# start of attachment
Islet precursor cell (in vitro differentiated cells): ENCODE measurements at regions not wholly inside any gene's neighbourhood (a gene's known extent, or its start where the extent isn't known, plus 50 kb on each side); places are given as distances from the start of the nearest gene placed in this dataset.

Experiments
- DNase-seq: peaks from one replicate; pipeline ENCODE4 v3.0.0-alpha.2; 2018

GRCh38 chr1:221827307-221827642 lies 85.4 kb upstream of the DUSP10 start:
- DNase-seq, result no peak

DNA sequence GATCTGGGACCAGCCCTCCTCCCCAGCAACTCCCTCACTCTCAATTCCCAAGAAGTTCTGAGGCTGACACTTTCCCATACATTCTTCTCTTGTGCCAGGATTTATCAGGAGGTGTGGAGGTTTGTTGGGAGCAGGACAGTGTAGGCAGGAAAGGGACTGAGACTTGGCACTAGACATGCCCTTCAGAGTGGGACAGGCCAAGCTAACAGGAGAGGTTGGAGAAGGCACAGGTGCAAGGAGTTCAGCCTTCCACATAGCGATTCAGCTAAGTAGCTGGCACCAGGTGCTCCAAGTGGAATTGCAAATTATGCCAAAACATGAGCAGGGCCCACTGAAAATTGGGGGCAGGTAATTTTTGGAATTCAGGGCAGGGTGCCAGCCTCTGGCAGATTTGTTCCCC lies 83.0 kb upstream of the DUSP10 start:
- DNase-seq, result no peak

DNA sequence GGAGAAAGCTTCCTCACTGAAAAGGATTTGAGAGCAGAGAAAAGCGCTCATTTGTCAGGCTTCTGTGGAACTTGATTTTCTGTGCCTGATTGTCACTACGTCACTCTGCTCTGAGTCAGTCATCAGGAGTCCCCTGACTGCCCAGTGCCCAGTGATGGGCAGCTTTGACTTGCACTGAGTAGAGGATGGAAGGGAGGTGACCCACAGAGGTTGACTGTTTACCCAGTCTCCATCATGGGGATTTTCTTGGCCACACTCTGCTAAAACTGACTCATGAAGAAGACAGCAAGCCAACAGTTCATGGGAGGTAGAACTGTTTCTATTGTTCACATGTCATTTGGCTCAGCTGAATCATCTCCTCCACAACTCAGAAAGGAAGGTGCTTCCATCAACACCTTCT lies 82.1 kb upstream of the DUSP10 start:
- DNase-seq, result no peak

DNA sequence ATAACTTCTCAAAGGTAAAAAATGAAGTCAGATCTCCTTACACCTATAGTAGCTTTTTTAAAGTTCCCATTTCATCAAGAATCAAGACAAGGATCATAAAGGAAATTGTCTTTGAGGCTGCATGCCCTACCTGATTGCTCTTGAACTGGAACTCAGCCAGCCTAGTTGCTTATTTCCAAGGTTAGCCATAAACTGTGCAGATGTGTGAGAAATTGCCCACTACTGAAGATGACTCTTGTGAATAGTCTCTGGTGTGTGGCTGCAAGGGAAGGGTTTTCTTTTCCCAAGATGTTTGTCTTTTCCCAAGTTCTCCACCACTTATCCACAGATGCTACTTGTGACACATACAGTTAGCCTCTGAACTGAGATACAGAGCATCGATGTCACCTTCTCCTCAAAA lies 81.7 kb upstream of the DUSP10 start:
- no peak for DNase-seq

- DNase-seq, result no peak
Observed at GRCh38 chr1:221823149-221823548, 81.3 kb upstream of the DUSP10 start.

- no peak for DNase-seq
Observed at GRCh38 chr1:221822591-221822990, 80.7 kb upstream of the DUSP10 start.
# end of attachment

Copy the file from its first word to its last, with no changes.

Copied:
Islet precursor cell (in vitro differentiated cells): ENCODE measurements at regions not wholly inside any gene's neighbourhood (a gene's known extent, or its start where the extent isn't known, plus 50 kb on each side); places are given as distances from the start of the nearest gene placed in this dataset.

Experiments
- DNase-seq: peaks from one replicate; pipeline ENCODE4 v3.0.0-alpha.2; 2018

GRCh38 chr1:221827307-221827642 lies 85.4 kb upstream of the DUSP10 start:
- DNase-seq, result no peak

DNA sequence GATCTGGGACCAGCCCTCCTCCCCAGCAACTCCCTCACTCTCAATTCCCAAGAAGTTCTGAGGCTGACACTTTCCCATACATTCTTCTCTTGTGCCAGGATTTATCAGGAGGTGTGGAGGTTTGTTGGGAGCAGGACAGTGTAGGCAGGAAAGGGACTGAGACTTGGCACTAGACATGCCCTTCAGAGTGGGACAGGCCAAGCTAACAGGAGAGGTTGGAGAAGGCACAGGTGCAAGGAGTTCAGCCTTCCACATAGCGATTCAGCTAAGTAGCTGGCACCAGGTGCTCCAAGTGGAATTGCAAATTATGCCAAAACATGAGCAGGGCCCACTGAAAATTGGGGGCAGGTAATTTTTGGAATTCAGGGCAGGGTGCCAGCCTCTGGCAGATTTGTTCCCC lies 83.0 kb upstream of the DUSP10 start:
- DNase-seq, result no peak

DNA sequence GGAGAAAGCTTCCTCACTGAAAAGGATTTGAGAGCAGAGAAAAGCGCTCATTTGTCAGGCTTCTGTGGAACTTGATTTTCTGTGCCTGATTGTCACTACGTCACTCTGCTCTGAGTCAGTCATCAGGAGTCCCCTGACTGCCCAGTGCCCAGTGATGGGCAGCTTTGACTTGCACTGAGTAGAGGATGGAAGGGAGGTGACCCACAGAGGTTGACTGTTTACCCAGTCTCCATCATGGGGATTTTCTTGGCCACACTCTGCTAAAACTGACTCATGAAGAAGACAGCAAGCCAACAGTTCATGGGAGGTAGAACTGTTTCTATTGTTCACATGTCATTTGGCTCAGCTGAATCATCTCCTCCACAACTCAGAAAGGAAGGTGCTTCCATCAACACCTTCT lies 82.1 kb upstream of the DUSP10 start:
- DNase-seq, result no peak

DNA sequence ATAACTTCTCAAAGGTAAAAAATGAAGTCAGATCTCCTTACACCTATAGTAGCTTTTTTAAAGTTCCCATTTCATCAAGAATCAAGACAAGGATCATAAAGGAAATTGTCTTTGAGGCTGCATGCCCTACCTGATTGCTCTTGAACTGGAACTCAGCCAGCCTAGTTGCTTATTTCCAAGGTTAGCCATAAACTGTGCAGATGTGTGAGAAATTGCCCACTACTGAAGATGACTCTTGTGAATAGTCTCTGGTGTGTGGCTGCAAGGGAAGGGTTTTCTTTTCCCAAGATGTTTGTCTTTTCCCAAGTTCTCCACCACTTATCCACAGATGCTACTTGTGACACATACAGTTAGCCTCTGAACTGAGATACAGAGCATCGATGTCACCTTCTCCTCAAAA lies 81.7 kb upstream of the DUSP10 start:
- no peak for DNase-seq

- DNase-seq, result no peak
Observed at GRCh38 chr1:221823149-221823548, 81.3 kb upstream of the DUSP10 start.

- no peak for DNase-seq
Observed at GRCh38 chr1:221822591-221822990, 80.7 kb upstream of the DUSP10 start.